Arm Bars and exercise origins

I was recently asked why arm bar’s are so effective. These questions usually come from people who have not experienced arm bars – one of the most effective submissions moves in grappling. This time however, I thought about the anatomy of it and the effect this might have had on the exercise world.

An arm bar, correctly applied, usually causes a tap out within a few moments. If you can imagine lying on the ground. Your opponents legs are across your chest and neck, effectively pinning you to the ground. Your arm is extended between their leg and your hand held palm up on their chest. This might already be causing you some physical discomfort depending on the flexibility of your shoulder and the size of your opponent. Now they start to push their hips up. The discomfort escalates as your elbow is forced to hyper extend. You are not getting out of it and most people tap out.

Why does it hurt? Just look at the connective tissue around your elbow.

Every ligament and tendon is filled with receptors that you usually use to help locate them in space. They constantly feed back information to your brain that tells it how much stress it is feeling or how quickly it is accelerating. The brain can calculate which direction things are moving in by comparing the messages from different parts of the body. And it does all of this without you even thinking about it.

Have you ever fallen asleep when you shouldn’t have and woken up with your head jerking back? You probably thought you work up and jerked your head up to appear awake. It happens the other way around. When you fall asleep your head will tip forwards as the muscles relax, due to its weight. This causes the muscles and connective tissue at the back of the neck to suddenly be stretched. That sudden stretching sends a message to the brain ‘We are stretching too quickly, slow it down.’ The body slows that down by contracting the muscles that oppose that stretch. This causes the head to jerk back up and that it what wakes you up. Your body took care of its self whilst you were asleep.

As the muscles and connective tissue start to get stretched in the arm bar the brain gets the same messages. ‘We are being too stretched’ Only the arm is trapped, it can’t do anything to reduce that stretch.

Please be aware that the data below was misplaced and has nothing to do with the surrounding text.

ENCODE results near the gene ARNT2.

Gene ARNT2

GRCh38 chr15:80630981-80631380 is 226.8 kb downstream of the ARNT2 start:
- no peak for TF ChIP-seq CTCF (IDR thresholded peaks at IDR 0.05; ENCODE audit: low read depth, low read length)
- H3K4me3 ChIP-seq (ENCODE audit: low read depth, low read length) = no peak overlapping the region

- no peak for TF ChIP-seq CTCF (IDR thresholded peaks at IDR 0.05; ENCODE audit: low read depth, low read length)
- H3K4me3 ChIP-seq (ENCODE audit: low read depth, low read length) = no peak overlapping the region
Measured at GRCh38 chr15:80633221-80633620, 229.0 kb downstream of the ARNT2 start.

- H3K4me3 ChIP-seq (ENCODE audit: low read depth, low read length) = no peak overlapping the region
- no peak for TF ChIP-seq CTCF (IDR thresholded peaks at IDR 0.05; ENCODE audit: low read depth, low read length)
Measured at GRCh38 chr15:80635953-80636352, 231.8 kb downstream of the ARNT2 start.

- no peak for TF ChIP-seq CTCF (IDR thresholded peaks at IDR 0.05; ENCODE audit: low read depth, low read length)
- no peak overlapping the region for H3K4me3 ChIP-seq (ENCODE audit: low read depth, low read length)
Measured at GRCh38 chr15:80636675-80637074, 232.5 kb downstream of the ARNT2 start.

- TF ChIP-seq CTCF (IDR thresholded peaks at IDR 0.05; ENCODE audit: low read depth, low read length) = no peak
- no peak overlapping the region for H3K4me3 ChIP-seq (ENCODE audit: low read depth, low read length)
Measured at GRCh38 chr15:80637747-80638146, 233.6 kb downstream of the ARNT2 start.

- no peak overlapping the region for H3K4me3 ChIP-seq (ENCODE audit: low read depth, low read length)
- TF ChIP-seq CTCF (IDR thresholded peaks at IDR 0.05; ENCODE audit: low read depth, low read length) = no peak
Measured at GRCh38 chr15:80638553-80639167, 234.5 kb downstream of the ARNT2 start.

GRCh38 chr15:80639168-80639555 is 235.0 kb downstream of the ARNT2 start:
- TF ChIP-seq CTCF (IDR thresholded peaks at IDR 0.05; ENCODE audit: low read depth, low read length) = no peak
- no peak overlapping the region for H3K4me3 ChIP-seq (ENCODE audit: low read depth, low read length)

Two bones make up the forearm; the radius and the ulna. The ulna has a large hook like prominence that makes up the point of the elbow. When you straighten your arm, this prominence fits into a hollow at the back of the humerus, the bone of the upper arm. If you continue to extend it then the bone can go no further, it is blocked up the humerus. I’m told it is very unusual to break this prominence off of the ulna by using an arm bar – the usual injury is a dislocated elbow. Either way it is painful.

But what does this have to do with the exercise world?

Have you every gone to a legs, bums and tums class. Endless squats but usually also endless bridges. You lie on the ground, feet close to your butt, and push your hips up as high as you can. A great exercise for the glutes but where do you think it came from? The origins of the bridge can be traced back to ancient Greece and wrestling. The easiest way to get off someone who is on top of you is to push up your hips. The best way to get a submission is to apply an arm bar. The best arm bar will be applied with the highest hips. We might use the exercise now to get a shapely bum but that isn’t why it was developed.

Janet has a PGDip in Anatomical sciences and is currently studying for a PhD looking at different groups beliefs about the body. She represented the UK in TKD and learnt grappling as part of her Budokon belt system.

Author: Anatomy Fundamentals

Janet Philp has spent a lifetime exploring fitness and wellbeing. Starting in group exercise, travelling through rugby to representing the UK at martial arts before including Yoga, meditation, Budokon and personal instruction. Her passion is anatomical function and educating people to use their bodies to their full potential.

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